Searching over 5,500,000 cases.


searching
Buy This Entire Record For $7.95

Official citation and/or docket number and footnotes (if any) for this case available with purchase.

Learn more about what you receive with purchase of this case.

McPherson v. Arkansas Department of Human Services

Court of Appeals of Arkansas, Division III

November 5, 2014

ASHLEY McPHERSON APPELLANT
v.
ARKANSAS DEPARTMENT OF HUMAN SERVICES and MINOR CHILDREN APPELLEES

APPEAL FROM THE CRAIGHEAD COUNTY CIRCUIT COURT, WESTERN DISTRICT [No. JV-2013-281] HONORABLE CINDY THYER, JUDGE

Suzanne Ritter Lumpkin, Arkansas Public Defender Commission, for appellant.

No response.

LARRY D. VAUGHT, Judge

Appellant Ashley McPherson appeals the April 25, 2014 order of the Craighead County Circuit Court terminating her parental rights to her two children, J.S. (born May 25, 2012) and N.S. (born September 13, 2013). Pursuant to Linker-Flores v. Arkansas Department of Human Services, 359 Ark. 131, 194 S.W.3d 739 (2004), and Arkansas Supreme Court Rule 6-9(i) (2014), McPherson's counsel has filed a no-merit brief and a motion to withdraw, alleging that there are no meritorious grounds for appeal. McPherson was given an opportunity to file pro se points for reversal but declined to do so. We affirm the termination and grant the motion to withdraw.

The Department of Human Services (DHS) initiated the case on September 13, 2013, after receiving a report that McPherson tested positive for methamphetamine, amphetamine, THC, and benzodiazepine at the time of N.S.'s birth. When N.S.'s urine was tested, it was positive for methamphetamine. As a result, both N.S. and J.S. were taken into DHS custody.

The children were adjudicated dependent-neglected due to parental unfitness based on the positive drug screens on McPherson and N.S. at N.S.'s birth. The trial court set a goal of reunification. The court also ordered McPherson to cooperate with DHS and to comply with the case plan, which required her to do the following: remain drug-free; submit to random drug screens; submit to a drug-and-alcohol assessment and a psychological evaluation; submit to and complete in-patient drug rehabilitation; complete parenting classes and demonstrate improved parenting; maintain stable, clean, and safe housing; maintain income sufficient to support the children; keep DHS informed of a current address, notify DHS of changes in address or marital status, and maintain weekly contact with her case worker; and visit with her children on a regular basis.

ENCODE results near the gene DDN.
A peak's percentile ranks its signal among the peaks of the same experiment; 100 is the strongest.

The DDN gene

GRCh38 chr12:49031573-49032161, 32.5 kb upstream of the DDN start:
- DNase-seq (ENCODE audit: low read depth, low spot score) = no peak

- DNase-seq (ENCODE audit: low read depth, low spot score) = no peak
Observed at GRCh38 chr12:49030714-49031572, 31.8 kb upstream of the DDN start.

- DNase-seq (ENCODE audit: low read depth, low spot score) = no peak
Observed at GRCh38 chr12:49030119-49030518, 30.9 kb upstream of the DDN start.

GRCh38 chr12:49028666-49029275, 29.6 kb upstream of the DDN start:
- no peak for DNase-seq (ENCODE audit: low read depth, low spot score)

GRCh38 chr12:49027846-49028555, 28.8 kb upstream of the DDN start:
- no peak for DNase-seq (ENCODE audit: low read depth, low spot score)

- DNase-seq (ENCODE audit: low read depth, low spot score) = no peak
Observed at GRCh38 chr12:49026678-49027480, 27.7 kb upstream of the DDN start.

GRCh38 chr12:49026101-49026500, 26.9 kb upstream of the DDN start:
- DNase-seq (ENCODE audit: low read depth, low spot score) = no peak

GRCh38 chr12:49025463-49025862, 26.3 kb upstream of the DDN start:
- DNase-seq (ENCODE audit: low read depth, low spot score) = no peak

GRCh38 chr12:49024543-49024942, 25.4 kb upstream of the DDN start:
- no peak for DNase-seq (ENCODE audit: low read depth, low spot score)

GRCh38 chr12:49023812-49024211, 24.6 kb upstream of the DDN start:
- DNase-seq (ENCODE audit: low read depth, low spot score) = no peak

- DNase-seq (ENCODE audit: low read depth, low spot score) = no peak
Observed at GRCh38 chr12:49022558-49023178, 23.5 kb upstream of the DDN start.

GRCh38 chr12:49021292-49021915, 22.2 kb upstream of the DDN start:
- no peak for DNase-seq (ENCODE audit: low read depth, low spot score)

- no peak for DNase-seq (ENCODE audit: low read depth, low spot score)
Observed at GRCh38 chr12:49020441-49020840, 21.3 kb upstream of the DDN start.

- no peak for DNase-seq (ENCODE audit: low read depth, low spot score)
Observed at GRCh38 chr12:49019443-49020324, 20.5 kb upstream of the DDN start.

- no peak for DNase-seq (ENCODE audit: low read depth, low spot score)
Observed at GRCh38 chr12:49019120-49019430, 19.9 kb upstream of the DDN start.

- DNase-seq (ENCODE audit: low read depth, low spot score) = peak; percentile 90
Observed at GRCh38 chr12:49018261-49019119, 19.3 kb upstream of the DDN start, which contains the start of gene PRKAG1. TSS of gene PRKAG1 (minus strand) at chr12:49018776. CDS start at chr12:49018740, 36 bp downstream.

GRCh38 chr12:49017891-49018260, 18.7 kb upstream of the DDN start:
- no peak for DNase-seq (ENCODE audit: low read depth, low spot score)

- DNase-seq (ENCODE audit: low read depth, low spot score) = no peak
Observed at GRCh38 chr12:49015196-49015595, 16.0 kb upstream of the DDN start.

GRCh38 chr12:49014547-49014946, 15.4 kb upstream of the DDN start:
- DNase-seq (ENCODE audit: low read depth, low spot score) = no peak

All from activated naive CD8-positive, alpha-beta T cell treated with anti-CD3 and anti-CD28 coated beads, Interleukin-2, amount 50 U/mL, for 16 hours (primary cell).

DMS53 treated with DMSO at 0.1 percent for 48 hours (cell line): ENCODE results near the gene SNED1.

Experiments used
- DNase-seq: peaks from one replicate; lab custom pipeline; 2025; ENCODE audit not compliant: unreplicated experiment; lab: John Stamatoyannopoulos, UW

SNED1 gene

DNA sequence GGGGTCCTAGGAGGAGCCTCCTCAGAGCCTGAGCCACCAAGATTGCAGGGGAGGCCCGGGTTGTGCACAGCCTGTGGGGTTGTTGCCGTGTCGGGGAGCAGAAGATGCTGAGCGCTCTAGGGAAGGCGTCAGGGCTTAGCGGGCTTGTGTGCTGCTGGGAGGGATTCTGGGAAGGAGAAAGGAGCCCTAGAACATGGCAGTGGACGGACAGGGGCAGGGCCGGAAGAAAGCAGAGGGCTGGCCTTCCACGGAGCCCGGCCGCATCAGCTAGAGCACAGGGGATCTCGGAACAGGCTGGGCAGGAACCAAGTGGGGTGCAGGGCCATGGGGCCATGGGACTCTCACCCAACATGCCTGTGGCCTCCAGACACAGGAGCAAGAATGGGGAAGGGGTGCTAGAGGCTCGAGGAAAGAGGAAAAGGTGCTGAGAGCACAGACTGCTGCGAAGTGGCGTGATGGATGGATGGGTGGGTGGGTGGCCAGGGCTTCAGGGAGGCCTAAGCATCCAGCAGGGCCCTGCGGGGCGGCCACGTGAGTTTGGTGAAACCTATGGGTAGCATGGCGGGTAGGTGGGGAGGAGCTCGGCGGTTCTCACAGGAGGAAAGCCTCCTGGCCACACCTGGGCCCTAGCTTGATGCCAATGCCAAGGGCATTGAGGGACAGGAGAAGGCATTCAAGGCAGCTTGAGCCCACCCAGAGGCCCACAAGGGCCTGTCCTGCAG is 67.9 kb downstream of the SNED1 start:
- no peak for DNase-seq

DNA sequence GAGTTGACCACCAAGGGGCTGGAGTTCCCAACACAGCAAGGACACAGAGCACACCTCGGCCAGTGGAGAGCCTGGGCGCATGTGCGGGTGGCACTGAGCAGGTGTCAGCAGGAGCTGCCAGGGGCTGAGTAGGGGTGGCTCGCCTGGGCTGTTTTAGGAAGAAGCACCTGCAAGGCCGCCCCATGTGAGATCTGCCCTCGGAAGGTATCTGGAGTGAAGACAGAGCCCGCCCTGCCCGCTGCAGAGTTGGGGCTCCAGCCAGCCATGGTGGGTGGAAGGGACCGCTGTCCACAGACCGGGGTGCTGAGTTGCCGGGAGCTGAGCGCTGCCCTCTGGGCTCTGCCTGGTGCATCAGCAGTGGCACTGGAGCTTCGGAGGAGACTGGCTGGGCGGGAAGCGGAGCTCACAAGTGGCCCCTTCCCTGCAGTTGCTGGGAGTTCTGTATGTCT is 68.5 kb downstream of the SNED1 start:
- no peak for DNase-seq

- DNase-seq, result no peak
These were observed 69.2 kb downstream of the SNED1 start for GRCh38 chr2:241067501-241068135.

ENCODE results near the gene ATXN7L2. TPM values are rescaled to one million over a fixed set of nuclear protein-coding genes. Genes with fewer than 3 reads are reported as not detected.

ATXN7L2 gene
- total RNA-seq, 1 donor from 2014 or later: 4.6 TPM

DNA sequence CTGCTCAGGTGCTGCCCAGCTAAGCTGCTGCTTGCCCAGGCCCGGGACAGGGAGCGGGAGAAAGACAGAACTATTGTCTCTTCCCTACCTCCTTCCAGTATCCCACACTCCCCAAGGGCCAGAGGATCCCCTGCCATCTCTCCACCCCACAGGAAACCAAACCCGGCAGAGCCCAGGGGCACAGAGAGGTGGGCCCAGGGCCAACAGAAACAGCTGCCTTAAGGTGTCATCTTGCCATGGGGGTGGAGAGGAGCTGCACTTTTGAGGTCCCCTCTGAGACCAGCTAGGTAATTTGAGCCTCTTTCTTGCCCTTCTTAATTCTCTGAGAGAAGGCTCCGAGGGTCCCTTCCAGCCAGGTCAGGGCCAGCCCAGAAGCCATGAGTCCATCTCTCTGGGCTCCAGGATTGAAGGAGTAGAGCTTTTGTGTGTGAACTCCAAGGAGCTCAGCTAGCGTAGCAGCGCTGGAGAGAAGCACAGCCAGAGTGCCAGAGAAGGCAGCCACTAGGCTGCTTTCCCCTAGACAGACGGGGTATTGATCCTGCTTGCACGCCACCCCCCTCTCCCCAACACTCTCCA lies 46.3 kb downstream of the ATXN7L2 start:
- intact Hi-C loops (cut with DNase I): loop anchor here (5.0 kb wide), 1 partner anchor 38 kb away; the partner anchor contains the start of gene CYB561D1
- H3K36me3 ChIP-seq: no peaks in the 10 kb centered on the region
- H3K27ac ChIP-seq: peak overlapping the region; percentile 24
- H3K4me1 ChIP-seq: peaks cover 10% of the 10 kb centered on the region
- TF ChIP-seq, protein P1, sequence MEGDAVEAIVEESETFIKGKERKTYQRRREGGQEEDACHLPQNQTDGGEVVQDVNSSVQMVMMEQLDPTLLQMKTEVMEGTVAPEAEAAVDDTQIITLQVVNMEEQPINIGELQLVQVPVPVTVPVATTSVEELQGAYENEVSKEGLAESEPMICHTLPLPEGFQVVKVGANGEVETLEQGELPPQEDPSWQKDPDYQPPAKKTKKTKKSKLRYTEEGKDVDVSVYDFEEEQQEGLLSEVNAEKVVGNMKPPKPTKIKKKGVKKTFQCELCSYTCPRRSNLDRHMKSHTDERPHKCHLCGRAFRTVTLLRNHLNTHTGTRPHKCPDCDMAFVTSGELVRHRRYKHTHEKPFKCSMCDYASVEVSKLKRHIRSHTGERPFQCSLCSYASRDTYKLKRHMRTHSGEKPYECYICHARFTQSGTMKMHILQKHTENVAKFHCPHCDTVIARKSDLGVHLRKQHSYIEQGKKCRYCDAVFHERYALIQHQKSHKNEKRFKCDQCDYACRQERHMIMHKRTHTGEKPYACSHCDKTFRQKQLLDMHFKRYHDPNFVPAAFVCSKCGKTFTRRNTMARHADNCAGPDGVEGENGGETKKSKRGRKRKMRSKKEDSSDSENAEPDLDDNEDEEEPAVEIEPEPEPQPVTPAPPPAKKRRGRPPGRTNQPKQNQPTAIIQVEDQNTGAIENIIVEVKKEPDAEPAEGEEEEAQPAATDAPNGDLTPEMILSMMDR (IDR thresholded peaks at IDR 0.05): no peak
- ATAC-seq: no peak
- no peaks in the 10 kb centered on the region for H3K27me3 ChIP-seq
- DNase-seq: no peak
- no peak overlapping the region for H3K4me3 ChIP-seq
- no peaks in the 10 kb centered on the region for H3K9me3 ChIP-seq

The case continued with little improvement in McPherson's circumstances, and on February 25, 2014, DHS petitioned for termination of her parental rights, alleging that termination was in the children's best interest and that McPherson was unfit under three grounds: (1) Arkansas Code Annotated section 9-27-341(b)(3)(B)(i)(a), which allows for termination if, essentially, the children have remained out of the home in excess of twelve months and the conditions that brought the children into care had not been corrected despite the offer of meaningful services by DHS; (2) Arkansas Code Annotated section 9-27-341(b)(3)(B)(iv), which allows for termination if the parent has abandoned the child; and (3) Arkansas Code Annotated section 9-27-341(b)(3)(B)(ix)(a)(4), which allows for termination if the parent has previously had parental rights involuntarily terminated to a sibling of the juveniles.[1]

After a hearing, the trial court found that the statutory grounds alleged in the petition had been proved by clear and convincing evidence and that it was in the children's best interest to terminate parental rights, considering the likelihood that they would be adopted[2] and the potential harm caused by returning them to McPherson's custody. The trial court entered an order granting the petition on April 25, 2014.

In compliance with Linker-Flores, and Rule 6-9(i), McPherson's counsel has examined the record for adverse rulings and has adequately discussed why there is no arguable merit to an appeal of the decision to terminate McPherson's parental rights. Counsel has also adequately discussed why there is no merit to an appeal of the only other adverse ruling—the trial court's denial of McPherson's motion to continue the termination hearing despite her absence at the hearing.[3]

Having carefully examined the record and the no-merit brief, we hold that McPherson's counsel has complied with the requirements for a no-merit parental-rights-termination appeal and that the appeal is wholly without merit. We therefore affirm the termination of McPherson's parental rights to J.S. and N.S. by memorandum opinion, In re Memorandum Opnions, 16 Ark.App. 301, 700 S.W.2d 63 (1985), and grant the motion to withdraw.

Affirmed; motion to withdraw granted.

Glover and Wood, JJ., agree.


Buy This Entire Record For $7.95

Official citation and/or docket number and footnotes (if any) for this case available with purchase.

Learn more about what you receive with purchase of this case.